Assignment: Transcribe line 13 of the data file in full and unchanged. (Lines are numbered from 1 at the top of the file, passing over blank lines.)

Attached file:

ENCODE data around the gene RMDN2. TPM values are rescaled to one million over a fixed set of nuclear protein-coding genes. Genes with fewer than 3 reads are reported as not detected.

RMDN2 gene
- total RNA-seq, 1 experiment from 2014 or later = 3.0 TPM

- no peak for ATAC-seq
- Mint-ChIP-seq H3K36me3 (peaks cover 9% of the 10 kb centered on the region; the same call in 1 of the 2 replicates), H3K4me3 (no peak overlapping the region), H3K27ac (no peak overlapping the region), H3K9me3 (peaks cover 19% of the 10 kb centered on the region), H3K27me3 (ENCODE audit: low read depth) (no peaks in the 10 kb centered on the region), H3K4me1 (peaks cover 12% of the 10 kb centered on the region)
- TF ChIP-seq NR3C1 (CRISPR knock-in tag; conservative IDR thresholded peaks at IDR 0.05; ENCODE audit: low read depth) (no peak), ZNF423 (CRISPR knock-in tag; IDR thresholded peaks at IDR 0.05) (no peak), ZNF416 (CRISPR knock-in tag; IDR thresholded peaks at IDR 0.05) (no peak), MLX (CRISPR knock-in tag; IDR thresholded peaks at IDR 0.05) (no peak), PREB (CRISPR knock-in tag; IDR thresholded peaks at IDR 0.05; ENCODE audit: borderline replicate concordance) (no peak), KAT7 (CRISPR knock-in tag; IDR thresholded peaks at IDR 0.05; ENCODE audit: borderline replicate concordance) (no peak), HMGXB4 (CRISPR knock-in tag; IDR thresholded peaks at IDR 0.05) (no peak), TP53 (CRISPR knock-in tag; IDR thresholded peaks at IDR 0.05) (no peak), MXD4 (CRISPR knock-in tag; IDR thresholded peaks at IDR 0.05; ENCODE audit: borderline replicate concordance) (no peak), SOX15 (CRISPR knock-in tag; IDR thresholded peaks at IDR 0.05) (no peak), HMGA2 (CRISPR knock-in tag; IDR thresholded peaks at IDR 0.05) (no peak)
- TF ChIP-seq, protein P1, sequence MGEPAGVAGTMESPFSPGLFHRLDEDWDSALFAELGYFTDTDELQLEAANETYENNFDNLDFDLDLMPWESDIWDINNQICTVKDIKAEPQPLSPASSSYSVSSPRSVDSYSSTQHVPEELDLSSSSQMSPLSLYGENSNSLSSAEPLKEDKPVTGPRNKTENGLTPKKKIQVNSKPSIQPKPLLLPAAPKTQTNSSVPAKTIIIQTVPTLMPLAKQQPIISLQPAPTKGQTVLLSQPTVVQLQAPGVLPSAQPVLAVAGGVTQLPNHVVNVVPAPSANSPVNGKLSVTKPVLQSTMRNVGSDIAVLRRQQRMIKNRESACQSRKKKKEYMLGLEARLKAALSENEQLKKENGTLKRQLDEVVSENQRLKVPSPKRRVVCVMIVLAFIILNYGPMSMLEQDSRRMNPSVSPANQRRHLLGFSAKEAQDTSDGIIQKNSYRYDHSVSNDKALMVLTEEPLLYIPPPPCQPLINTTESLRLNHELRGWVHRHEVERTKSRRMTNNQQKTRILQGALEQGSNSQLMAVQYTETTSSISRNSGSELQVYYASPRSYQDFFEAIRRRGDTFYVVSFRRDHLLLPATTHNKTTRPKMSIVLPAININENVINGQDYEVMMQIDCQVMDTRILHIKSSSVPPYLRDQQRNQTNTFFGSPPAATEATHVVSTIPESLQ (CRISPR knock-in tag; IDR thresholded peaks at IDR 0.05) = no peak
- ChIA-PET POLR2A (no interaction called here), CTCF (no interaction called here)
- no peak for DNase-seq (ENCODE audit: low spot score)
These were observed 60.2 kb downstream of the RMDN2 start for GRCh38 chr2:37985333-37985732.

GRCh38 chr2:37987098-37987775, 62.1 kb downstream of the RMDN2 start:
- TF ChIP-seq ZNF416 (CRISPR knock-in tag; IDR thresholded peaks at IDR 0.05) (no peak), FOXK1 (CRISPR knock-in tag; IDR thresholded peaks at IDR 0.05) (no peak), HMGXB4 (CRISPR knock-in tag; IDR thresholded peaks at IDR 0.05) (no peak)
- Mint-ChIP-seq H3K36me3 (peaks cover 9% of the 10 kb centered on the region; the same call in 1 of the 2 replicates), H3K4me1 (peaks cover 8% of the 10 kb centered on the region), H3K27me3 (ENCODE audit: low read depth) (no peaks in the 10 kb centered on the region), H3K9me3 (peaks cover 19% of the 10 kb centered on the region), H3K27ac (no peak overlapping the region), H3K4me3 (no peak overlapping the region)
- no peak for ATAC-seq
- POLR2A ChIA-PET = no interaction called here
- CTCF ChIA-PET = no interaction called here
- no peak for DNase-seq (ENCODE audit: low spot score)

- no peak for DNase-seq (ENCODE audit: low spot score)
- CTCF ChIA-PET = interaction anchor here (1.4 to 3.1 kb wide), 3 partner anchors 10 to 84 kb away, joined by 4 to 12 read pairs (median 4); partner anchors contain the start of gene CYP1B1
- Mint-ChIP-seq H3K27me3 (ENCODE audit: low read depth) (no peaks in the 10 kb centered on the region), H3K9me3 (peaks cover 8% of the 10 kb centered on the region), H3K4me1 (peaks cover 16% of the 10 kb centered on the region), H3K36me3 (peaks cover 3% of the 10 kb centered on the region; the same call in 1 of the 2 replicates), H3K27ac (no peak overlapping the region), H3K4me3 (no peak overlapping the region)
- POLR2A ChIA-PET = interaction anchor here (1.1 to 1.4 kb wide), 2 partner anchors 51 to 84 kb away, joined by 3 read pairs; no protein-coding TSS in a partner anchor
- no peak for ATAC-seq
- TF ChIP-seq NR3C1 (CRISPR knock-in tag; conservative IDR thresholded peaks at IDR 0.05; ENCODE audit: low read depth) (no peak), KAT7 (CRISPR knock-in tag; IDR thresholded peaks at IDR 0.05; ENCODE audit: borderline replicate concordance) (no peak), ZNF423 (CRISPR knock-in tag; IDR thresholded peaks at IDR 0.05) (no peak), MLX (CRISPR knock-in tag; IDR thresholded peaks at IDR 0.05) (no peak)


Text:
- Mint-ChIP-seq H3K36me3 (peaks cover 9% of the 10 kb centered on the region; the same call in 1 of the 2 replicates), H3K4me1 (peaks cover 8% of the 10 kb centered on the region), H3K27me3 (ENCODE audit: low read depth) (no peaks in the 10 kb centered on the region), H3K9me3 (peaks cover 19% of the 10 kb centered on the region), H3K27ac (no peak overlapping the region), H3K4me3 (no peak overlapping the region)